The Painting Hack That'll Save Old Paint For Tiny Touchups

If you've been making a mental checklist of multiple areas around your home that just need a small touch-up, now's a good time to go into the garage, basement, or wherever you store leftover paint and pull it out from under the cobwebs. Once you've made sure it's the right color, you may open it and find that, though there's a bit of paint left, it's a dried, globby mess. You don't want to have to buy a whole new can, and if it still has some moisture, you won't have to. If your paint is latex, the way to revive it for a tiny series of touch-ups is to add water.

Water-based latex paint doesn't always dry out, but it may. No matter what, when paint sits still for a long time, gravity will do its job and separate the water from the solids. If the lid doesn't happen to be completely secured and airtight, then over the months and years, that water will evaporate. When you pop the lid off your paint can for the first time in a while, you may find it's no longer a liquid but has become a kind of paste. To prevent your paint from drying in the future and to keep the lid from sticking to your paint can, use a piece of plastic wrap between the two.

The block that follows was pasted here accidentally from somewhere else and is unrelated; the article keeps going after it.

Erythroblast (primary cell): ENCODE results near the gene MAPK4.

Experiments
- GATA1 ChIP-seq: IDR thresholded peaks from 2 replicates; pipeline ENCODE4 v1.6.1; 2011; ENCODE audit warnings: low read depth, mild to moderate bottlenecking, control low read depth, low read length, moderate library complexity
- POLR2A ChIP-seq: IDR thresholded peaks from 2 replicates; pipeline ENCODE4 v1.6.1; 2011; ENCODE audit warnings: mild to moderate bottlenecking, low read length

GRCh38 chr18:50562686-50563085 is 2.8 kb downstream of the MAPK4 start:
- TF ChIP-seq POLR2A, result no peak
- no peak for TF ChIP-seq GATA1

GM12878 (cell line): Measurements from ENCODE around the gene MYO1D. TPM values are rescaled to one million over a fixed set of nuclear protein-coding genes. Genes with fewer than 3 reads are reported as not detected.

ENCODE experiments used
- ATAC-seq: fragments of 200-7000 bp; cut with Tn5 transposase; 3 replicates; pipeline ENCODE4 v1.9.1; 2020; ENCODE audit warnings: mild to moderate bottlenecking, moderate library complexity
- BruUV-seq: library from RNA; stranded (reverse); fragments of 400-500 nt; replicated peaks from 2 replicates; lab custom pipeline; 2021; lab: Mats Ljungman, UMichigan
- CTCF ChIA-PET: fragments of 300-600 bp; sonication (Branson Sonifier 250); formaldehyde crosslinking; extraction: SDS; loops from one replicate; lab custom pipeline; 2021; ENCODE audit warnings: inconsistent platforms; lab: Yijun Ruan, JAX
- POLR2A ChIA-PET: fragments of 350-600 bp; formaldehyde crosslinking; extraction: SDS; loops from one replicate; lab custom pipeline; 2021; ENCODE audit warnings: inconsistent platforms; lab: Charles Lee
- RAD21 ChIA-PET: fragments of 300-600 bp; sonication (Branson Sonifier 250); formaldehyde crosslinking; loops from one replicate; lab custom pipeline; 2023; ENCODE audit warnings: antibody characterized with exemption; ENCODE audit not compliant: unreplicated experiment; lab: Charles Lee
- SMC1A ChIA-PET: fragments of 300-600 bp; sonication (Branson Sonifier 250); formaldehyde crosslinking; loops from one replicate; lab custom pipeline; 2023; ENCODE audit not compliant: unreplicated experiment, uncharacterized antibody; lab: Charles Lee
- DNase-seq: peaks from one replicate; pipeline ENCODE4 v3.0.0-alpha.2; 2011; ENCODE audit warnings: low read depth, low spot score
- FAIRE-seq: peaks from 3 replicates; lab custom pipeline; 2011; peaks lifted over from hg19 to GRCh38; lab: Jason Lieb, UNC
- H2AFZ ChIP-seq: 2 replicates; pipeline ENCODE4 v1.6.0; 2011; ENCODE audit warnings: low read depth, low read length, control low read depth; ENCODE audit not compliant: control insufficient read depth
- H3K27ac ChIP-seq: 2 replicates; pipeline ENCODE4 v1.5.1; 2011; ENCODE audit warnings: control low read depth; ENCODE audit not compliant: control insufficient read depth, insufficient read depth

Reviving your dried latex paint into liquid color

Once you've identified all the places in your home that need a touch-up, bring your paint back into its proper texture. It's best if you can step outdoors and wear a mask to protect yourself from paint fumes. Bring a thick paint stick, a flathead screwdriver to remove the lid, room-temperature water, and a measuring cup.

As a loose rule of thumb, a half cup of water per gallon of paint is a good starting place. We recommend adding very little at a time — you can always add more water, but if you thin the paint too much, the color and finish will also change, and you can't go back. Add small amounts and stir with the paint stick. If the paint is falling off the stick in globules, it's too thick to use. You want to add just enough to create the consistency of heavy cream. Remember to stir not just in circles but up and down, too. Do not add paint thinner to latex paint; only use water. Thinner is a solvent only meant for oil-based paints. If your old paint is rancid, moldy, frozen, or cracked dry, it's time to buy a new can.  But if you're able to thin your own paint and ready to go, then in true DIY fashion, go ahead and reuse an empty milk jug to make your touch-ups easier.